I think horses are awfully patient. As riders and owners we don't speak their language, they allow us to ride them even though we are predators and we all know of horses who have acted totally different with children rather than adults.
But what happens when you push a horse too far? Well, there is worse case scenario when we ask for an unachievable jump or impossible distances and we push them physically so they are no longer sound. But I was thinking more in terms of pushing them mentally and the trust barrier.
In the book 'Dressage in Harmony' that I am reading by Walter Zettl, he talks about how it is always important to push a horse, but not too far.
In my desensitizing work with Zapa I am using a plastic grocery bag tied to the end of my Parelli like carrot stick (I got mine from Steve Rother). I left it lying in the arena and went and got Santana to work with. I did my work with Santana and as I was getting ready to leave the arena I picked up the stick and went 'hey Santana, what do you think of that?' and turned around and faced him with it.
Santana has not been spooky with me. He spooked once when a cat jumped from outside the arena into an arena window (they are 5 feet high) and I thought it was kind of surprising too. But Santana jumped out of his skin at the plastic bag. He acted like I had just shot him with a tazer gun. I tried to do some work with him but he was terrified.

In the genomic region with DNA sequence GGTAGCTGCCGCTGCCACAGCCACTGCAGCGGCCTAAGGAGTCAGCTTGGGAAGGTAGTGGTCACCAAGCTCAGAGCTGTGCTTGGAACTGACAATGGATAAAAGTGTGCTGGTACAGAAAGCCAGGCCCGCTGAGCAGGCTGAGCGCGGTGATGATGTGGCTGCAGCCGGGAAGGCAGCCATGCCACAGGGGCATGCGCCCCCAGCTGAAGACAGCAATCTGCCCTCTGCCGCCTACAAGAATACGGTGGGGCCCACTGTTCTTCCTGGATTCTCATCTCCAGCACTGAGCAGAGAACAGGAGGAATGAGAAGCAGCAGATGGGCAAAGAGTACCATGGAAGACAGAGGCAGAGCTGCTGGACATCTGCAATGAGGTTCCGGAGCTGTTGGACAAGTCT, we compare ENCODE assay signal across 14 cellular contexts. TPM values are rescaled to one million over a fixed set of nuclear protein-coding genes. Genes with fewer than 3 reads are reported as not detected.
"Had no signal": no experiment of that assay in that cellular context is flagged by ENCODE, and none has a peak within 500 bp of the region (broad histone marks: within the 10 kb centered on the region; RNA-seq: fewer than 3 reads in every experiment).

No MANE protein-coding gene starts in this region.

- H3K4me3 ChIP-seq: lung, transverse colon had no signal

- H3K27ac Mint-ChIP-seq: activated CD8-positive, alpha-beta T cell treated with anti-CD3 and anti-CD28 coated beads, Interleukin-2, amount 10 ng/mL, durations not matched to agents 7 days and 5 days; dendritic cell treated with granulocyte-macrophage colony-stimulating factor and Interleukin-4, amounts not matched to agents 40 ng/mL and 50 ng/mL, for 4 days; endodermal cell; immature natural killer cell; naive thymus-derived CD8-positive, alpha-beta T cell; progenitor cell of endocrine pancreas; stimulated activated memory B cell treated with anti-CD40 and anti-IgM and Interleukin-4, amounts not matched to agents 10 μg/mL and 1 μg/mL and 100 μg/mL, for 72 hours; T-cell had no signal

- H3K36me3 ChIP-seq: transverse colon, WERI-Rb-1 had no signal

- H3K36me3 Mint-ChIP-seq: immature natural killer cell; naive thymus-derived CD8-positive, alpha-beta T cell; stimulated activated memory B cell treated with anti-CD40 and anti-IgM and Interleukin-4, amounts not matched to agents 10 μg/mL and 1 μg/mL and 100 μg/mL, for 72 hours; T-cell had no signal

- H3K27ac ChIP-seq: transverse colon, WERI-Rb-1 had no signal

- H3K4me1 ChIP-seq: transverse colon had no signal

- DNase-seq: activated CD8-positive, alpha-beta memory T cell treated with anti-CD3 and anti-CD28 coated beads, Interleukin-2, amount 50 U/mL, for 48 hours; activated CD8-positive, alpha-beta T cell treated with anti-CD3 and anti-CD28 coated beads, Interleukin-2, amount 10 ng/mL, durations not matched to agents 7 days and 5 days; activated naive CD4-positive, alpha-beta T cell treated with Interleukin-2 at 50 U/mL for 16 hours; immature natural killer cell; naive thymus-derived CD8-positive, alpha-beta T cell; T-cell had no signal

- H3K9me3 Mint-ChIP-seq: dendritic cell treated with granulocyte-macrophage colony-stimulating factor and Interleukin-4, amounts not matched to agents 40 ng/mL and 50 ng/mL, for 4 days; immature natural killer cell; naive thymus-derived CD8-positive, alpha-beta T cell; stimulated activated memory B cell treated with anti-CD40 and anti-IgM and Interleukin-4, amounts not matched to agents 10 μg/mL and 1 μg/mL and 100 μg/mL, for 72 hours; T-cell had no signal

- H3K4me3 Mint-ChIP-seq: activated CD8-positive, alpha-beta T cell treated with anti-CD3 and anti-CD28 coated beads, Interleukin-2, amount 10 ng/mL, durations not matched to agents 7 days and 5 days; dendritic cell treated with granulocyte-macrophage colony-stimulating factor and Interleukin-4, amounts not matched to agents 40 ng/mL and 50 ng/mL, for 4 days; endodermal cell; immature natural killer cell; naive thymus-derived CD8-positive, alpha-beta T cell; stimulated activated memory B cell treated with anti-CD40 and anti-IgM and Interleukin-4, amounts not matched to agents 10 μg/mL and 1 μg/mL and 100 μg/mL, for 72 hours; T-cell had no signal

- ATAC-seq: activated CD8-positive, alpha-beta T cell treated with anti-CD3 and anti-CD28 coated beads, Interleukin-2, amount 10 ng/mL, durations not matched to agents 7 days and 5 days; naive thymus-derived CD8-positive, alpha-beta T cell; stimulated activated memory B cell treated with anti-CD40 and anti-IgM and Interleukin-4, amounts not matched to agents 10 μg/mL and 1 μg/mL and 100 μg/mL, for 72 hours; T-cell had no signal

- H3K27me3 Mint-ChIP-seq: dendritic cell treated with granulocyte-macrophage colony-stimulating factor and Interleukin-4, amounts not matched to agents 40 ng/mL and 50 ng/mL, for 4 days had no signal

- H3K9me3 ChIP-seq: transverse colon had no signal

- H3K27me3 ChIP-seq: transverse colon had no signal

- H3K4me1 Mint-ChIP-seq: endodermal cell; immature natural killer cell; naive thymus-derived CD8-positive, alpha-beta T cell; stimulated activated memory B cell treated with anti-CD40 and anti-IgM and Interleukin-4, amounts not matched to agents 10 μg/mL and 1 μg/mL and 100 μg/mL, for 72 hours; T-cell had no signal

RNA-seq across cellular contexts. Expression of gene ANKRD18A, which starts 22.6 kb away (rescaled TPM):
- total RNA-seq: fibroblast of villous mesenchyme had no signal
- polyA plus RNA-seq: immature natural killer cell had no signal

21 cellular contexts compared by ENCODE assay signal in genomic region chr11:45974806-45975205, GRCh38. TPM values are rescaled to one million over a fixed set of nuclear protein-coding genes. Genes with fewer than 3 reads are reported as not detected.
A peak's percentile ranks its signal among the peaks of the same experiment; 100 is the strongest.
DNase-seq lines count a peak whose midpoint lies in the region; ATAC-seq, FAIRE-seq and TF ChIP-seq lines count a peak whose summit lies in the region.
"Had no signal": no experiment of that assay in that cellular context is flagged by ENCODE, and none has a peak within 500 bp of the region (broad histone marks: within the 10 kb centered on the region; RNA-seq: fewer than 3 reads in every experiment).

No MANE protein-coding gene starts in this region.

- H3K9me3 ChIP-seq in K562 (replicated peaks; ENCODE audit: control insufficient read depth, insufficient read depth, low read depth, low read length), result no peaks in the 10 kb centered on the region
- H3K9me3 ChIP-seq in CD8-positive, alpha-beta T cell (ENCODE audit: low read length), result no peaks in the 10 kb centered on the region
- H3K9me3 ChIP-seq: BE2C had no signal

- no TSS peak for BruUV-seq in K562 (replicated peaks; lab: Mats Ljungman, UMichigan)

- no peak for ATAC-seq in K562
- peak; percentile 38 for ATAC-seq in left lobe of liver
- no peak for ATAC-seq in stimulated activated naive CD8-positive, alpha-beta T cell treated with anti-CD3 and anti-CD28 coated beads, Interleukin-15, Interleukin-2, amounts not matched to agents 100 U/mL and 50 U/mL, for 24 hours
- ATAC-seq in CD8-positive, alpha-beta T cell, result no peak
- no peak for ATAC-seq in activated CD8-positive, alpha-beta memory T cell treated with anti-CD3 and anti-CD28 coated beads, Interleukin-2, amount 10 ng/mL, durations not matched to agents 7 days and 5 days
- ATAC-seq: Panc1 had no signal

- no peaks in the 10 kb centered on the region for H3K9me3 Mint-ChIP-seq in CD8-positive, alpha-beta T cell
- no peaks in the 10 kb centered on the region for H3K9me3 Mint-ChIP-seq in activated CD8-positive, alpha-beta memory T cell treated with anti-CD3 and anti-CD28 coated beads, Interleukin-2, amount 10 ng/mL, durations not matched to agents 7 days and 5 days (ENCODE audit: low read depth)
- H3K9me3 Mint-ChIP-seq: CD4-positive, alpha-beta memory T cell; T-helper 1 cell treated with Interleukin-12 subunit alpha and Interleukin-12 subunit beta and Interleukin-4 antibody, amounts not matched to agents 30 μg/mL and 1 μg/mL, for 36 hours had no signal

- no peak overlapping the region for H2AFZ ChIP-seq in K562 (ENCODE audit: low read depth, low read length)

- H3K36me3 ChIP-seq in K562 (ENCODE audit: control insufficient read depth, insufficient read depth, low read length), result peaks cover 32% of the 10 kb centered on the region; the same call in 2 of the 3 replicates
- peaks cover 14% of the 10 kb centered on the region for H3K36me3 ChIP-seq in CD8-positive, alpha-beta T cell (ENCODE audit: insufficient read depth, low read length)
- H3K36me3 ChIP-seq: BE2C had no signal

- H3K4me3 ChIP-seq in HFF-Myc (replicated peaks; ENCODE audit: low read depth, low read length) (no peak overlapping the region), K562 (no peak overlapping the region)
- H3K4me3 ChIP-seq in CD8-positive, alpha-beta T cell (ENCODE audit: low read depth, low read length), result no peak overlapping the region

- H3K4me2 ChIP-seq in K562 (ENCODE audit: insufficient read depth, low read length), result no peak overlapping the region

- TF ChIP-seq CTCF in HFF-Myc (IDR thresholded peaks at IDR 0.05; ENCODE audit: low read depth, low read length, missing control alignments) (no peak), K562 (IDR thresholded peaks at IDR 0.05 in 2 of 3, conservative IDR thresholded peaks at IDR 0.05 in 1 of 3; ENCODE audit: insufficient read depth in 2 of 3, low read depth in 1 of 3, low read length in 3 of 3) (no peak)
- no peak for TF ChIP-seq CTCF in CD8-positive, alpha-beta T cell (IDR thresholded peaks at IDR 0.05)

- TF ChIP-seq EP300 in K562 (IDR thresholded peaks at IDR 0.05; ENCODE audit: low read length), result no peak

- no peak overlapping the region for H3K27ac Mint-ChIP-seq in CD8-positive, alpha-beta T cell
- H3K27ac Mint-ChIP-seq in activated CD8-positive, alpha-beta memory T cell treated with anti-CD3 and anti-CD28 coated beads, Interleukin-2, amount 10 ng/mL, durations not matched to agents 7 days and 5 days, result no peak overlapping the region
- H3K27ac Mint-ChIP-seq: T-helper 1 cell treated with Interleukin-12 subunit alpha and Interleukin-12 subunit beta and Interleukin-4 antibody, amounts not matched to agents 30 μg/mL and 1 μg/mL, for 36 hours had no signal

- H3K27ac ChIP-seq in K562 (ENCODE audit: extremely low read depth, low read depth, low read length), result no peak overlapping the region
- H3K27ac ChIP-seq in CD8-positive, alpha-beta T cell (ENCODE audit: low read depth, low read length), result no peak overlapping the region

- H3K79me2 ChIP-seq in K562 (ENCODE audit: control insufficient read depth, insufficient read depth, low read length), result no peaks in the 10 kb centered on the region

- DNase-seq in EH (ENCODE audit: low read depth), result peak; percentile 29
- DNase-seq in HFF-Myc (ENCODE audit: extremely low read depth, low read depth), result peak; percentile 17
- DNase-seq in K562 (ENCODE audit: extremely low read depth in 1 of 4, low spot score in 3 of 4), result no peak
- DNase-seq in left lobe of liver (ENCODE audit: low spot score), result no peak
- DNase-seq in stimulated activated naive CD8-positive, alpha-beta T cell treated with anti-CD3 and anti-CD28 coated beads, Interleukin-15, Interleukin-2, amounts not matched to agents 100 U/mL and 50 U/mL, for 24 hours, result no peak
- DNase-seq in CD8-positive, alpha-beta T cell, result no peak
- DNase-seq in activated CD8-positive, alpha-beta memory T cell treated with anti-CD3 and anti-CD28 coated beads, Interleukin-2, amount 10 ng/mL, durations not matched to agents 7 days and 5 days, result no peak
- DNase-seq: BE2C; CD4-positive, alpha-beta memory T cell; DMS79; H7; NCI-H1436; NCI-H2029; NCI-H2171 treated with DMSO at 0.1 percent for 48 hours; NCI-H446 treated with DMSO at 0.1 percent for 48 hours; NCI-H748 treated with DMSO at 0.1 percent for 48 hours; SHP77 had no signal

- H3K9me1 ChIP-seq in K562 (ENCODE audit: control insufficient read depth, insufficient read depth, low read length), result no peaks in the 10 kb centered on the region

Over the next few days he became harder and harder to catch, reverting to many of the habits he had when he first came, such as biting at me and pinning his ears. Three days ago it took me 45 minutes to get him to come close to me in the pasture. I kept pushing him out, bringing him in, pushing him out. He never did let me catch him, so we had to let him run to his stall.
I took him over to my lesson with Julie and she helped me with some round pen work, confirming what I knew, this horse could use a lot of it.
The story continues, but the latest is this: today he worked well with me, not ideal, but better in keeping his ears up, coming to me and generally being respectful. I think I had been working with just enough trust to keep me safe, but not enough to keep me secure. I violated Santana's trust and for that I had to pay the price. I knew deep down this horse required groundwork and trust exercises every day, but often I would opt to ride.
Wayne Dyer says intuition is God's way of whispering in your ear. So, I'll try to listen better in the future.